This column originally appeared in Lonely Planet Magazine India whose chief consultant photographer Dhaval Dhairyawan reveals his top five photogenic destinations.
Here are five destinations that should keep anyone travelling specifically for photography happy:
1. Rajasthan, India
Image by mckaysavage
An undeniable photography haven, steeped in royal history, Rajasthan showcases colourful locals rivalled only by their attire, grand palaces, havelis, festivals and a landscape as barren and harsh as it is beautiful. Jaisalmer’s canvas of sand is dotted with camels, the floating Lake Palace of Udaipur, forts in Jodhpur and Jaipur with sentries standing guard in traditional attire and the Pushkar fair all offer rich pickings for your camera. The hazy morning and twilight light lends itself to surreal images, but then this holds true for most of Rajasthan.
Good time to visit: Late October - February
2. Yellowstone National Park, USA
Image by Bill Bouton
Yellowstone is a mix of geological wonders like geysers, steam vents, hot springs, rivers, waterfalls, high elevation passes, sweeping vistas as well as wildlife (including elk and grizzly bear). The Midway Geyser is a must-visit location. Spread over two million acres, nature photographers can spend weeks here and still return for more. Avoid it during summer, as the place is swarming with tourists.
Good time to visit: May and late September - October
3. Venice, Italy
Image by o palsson
This 'Floating City', arguably the most beautiful one built by man, is a city of canals, bridges, masks. On a gondola ride or motorboat, a low-noise high ISO camera is your best ally. Venice forces you to explore slowly on foot, translating into thought-out pictures. The Carnival of Venice is a photographer’s must with fancy dress and mysterious Venetian masks.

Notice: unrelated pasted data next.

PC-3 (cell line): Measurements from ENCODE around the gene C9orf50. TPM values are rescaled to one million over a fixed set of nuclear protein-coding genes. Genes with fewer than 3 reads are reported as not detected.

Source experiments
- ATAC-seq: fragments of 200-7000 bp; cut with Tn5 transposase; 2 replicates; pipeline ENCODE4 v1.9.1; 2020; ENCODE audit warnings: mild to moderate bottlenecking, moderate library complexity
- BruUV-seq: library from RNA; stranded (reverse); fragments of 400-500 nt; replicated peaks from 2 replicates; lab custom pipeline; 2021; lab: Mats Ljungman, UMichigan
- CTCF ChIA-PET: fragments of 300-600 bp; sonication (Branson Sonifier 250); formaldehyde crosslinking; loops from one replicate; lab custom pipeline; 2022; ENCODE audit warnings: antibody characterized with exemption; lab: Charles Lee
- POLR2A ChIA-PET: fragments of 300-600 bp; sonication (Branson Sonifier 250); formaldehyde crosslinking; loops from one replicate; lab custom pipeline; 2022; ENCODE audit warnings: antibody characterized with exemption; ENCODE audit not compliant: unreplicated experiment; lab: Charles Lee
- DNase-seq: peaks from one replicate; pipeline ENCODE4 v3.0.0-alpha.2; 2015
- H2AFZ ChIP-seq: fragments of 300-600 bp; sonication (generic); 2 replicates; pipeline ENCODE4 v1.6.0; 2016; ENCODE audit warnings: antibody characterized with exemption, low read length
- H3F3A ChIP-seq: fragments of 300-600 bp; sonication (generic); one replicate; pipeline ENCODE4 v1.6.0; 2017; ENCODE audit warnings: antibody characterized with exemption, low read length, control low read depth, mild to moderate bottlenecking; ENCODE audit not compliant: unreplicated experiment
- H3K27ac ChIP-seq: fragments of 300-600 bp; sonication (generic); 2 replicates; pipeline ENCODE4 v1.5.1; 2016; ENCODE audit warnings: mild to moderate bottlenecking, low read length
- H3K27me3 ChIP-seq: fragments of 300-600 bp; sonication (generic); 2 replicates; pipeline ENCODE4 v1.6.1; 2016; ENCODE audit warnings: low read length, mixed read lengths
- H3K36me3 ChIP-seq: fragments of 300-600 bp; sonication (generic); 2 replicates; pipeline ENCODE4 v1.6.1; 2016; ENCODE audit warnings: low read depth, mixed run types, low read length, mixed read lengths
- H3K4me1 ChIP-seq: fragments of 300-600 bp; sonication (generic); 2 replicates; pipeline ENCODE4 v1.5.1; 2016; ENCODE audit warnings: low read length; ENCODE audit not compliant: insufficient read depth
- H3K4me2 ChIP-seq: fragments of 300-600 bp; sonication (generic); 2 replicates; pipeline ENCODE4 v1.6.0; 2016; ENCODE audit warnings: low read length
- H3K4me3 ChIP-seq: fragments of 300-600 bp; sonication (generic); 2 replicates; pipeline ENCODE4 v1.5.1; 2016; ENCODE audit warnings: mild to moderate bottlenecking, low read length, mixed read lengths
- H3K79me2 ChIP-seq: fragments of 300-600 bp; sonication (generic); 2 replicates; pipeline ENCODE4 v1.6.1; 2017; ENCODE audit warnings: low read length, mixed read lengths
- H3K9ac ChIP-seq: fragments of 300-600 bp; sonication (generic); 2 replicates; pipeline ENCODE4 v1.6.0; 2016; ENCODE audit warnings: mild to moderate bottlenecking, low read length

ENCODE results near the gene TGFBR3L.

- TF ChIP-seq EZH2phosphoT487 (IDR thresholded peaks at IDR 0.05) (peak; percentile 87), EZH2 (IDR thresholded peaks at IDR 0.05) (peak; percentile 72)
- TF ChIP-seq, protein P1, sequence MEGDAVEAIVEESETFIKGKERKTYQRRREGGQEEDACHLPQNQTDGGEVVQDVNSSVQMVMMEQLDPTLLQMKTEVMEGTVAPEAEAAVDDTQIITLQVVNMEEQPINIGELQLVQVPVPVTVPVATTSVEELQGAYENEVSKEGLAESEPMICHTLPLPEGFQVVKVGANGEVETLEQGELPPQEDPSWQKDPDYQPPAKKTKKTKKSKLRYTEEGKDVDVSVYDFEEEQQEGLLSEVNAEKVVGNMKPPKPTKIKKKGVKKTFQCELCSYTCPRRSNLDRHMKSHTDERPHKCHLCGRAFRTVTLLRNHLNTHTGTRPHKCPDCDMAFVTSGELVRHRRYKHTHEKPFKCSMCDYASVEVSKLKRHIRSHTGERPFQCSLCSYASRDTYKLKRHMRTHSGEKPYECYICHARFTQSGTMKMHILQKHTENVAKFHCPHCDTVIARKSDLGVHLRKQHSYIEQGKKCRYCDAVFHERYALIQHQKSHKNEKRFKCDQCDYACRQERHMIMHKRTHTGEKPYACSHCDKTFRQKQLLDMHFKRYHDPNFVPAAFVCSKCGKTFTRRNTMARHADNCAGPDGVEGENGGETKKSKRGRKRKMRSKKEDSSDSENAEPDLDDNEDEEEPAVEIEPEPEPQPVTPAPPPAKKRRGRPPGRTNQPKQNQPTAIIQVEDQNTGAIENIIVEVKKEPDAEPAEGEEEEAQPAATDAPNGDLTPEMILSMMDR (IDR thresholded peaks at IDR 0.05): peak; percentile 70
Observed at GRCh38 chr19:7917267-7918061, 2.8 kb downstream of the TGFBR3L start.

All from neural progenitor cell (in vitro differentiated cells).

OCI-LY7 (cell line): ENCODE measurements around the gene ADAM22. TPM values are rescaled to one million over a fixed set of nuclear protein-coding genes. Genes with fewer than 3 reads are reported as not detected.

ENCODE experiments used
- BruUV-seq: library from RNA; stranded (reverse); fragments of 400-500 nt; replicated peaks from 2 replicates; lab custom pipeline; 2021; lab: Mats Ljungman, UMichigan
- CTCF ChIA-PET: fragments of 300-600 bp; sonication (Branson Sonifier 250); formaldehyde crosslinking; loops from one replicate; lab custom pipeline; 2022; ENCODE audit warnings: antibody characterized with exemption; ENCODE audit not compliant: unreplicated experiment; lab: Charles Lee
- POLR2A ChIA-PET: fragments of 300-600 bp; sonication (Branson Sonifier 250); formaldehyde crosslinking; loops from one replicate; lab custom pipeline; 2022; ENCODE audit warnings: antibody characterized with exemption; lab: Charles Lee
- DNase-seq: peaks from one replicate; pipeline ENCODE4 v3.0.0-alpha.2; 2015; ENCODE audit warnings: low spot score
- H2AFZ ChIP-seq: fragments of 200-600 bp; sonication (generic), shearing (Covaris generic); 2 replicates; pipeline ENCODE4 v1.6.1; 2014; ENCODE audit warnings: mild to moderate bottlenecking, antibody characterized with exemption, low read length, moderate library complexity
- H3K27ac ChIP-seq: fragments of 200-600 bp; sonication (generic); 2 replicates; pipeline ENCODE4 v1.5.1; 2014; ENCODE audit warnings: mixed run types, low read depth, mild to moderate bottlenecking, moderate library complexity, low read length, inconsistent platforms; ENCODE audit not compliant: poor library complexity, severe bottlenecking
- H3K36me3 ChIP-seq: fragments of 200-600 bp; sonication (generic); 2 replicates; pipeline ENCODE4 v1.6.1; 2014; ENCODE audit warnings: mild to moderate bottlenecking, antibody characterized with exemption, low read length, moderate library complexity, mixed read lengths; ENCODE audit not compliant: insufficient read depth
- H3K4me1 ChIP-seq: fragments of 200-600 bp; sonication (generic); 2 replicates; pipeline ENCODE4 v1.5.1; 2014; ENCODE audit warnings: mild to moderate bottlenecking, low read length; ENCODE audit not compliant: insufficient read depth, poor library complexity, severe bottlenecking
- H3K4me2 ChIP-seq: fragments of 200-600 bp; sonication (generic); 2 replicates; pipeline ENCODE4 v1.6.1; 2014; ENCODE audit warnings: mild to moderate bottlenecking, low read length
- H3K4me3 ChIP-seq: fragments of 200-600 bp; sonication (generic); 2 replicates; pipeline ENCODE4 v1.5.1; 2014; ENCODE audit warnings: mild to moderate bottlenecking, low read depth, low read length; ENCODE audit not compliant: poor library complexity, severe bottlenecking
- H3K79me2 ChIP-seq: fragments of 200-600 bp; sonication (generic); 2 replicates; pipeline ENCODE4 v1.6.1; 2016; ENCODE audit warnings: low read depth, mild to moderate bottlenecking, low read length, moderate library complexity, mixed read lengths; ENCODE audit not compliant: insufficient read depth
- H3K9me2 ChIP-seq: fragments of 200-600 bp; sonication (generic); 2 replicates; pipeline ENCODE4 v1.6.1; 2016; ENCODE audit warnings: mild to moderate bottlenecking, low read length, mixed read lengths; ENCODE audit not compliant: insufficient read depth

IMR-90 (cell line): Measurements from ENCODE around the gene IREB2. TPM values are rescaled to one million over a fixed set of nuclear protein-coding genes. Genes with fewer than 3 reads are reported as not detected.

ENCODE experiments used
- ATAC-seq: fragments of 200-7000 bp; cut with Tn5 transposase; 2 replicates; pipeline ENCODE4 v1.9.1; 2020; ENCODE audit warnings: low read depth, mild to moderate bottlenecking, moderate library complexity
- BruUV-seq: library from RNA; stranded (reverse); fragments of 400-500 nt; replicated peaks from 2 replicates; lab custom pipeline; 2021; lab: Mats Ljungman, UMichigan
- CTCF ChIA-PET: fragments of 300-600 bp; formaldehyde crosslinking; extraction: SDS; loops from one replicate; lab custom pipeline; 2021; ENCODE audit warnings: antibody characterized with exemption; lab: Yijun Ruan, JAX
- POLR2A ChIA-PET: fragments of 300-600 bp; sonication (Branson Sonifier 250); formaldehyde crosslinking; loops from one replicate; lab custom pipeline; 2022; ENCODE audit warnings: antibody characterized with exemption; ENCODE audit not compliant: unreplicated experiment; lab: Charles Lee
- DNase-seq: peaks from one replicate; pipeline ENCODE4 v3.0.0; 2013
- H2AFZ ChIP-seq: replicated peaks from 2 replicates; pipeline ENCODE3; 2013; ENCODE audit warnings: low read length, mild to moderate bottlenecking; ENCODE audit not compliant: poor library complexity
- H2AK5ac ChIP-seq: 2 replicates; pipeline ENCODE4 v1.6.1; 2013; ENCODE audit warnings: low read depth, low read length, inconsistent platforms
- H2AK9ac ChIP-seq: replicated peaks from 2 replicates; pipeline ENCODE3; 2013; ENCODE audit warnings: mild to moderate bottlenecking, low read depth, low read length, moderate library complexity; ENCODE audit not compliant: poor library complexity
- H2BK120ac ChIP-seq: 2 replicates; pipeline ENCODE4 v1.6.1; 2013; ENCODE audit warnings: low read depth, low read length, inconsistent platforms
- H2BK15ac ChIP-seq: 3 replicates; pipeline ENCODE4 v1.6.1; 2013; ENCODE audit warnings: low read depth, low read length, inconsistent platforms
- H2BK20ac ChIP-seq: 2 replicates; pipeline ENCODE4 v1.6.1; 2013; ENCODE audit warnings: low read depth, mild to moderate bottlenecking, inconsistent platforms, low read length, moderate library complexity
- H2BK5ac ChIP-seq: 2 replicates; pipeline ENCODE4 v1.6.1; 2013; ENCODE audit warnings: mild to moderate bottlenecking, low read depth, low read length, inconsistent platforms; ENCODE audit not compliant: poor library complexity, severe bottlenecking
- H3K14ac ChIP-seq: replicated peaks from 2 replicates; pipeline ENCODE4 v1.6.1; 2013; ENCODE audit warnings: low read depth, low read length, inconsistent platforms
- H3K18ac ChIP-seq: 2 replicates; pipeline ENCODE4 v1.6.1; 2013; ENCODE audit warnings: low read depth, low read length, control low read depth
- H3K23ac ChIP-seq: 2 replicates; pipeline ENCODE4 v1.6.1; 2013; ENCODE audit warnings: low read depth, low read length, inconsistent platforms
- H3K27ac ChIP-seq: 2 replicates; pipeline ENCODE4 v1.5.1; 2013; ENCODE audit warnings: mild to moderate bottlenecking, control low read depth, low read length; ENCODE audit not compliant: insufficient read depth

Good time to visit: Late October – February
4. Hong Kong, China
Image by frankartculinary
This city offers a modern skyline worth envying. The Symphony of Lights features buildings on both sides of the Victoria Harbour. Get stunning views from a path along Victoria Peak (shoot at twilight when the lights are switched on). Most exposures will run into seconds so carry a tripod. A hallucinogenic mix of colour and lights makes for great street photography.
Good time to visit: October – March
5. Ladakh, India
Image by Jace
'Otherworldly' is probably the most appropriate term to define the highest inhabited region of India. The scale of the multi-hued mountains is only really experienced when you whip out your regular wide-angle lens, only to find that what stands before you cannot be captured in its giddy entirety in one frame. The landscape changes from steep lunar rock faces to white sands in the Nubra Valley and to placid blue water in the Pangong Lake. Tibetan Buddhist monasteries hang on steep rock-faces. Carry a sturdy tripod.
Good time to visit: End of July – September
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Great tips in Lonely Planet's Guide to Travel Photography